Consumer spending, particularly in economies such as the US is of vital importance. One of the areas hit hardest in a typical recession is consumer spending on goods and according to some news reports, the US is now enduring its worst recession in some 80 years. Yet spending has so far remained relatively sanguine, albeit selectively.
Retail is such a huge area. For example, any product related to travel may take years to recover from the pandemic but some grocery companies saw sales go up 10-20% through the second quarter.
If they can maintain this elevated demand in a post-Covid world, those companies can be very successful. The future of some of the retailers depends on the specific sector they are operating in. The pandemic hasn’t been bad for all of retail. It’s very nuanced. Food retail is having the best year it’s had in decades whereas apparel bricks-and-mortar stores have been left devastated.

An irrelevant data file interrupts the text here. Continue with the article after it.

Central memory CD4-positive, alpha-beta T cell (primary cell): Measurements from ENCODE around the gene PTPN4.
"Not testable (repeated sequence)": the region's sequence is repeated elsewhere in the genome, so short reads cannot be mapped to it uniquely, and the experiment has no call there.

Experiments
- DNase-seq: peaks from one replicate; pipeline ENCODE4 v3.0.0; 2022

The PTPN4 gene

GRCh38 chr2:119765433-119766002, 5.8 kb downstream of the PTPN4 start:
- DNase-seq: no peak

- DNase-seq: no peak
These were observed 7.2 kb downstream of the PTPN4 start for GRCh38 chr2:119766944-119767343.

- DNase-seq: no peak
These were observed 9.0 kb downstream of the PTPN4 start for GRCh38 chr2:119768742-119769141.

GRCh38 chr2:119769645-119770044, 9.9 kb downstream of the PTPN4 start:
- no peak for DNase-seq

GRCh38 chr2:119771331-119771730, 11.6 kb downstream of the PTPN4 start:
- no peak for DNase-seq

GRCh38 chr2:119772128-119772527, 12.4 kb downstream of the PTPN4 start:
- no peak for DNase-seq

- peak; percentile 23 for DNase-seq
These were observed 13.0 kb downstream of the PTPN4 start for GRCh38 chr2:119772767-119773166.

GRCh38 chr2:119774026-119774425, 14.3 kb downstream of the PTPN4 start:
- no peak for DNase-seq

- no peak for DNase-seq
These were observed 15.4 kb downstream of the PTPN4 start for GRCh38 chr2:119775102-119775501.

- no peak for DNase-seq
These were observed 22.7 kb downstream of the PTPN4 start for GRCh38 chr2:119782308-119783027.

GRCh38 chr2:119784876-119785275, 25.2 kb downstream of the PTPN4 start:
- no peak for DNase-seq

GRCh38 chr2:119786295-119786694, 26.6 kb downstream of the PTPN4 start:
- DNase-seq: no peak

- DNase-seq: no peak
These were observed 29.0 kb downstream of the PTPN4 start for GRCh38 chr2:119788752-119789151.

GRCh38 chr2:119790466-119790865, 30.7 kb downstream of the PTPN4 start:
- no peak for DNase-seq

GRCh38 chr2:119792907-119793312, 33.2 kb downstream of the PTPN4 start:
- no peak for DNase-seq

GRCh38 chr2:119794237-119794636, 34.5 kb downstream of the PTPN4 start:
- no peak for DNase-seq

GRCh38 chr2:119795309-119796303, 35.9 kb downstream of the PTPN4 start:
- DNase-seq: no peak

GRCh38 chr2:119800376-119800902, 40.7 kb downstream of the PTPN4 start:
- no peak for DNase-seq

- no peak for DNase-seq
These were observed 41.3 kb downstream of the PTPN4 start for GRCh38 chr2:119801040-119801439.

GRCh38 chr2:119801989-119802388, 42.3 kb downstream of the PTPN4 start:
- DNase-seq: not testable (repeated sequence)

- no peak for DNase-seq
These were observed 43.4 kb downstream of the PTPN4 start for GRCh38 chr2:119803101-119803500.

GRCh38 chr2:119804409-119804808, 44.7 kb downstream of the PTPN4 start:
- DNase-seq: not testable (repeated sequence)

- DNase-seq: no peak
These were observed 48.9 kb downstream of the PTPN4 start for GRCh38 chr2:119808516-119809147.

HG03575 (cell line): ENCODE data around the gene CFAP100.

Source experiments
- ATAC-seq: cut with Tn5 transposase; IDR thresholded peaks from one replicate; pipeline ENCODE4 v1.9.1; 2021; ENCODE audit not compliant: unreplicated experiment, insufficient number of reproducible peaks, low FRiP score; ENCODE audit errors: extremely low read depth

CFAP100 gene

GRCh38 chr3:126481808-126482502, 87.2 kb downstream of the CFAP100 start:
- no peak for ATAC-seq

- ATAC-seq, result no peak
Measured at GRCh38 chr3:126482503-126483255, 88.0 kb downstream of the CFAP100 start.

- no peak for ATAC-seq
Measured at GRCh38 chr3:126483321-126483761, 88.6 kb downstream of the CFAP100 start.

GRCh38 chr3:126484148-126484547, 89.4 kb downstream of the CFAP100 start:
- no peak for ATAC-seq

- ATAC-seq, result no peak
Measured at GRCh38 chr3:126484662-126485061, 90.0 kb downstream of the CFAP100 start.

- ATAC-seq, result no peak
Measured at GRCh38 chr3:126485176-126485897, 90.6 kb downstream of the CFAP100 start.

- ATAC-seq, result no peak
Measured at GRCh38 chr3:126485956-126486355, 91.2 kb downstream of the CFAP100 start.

Convenience is mainly highlighted through food delivery companies maintaining their recent heightened popularity. Although restrictions have eased in many parts of the world, consumers are still attracted to the appeal of paying to have meals delivered to their homes versus going out to restaurants and putting themselves in potentially busier and riskier areas.
At a wider political level, apart from the important financial support president elect Biden will give to the unemployed, I don’t see the recent US election outcome having as big an impact on consumers as the ongoing pandemic. The latter is imposing a real and lasting structural change to the way we consume, and that disruption is likely to continue regardless of which party is in power.
 Supermarket news. Albertsons sees identical sales up 13.8%, digital sales jump 243% in Q2. 20 October 2020.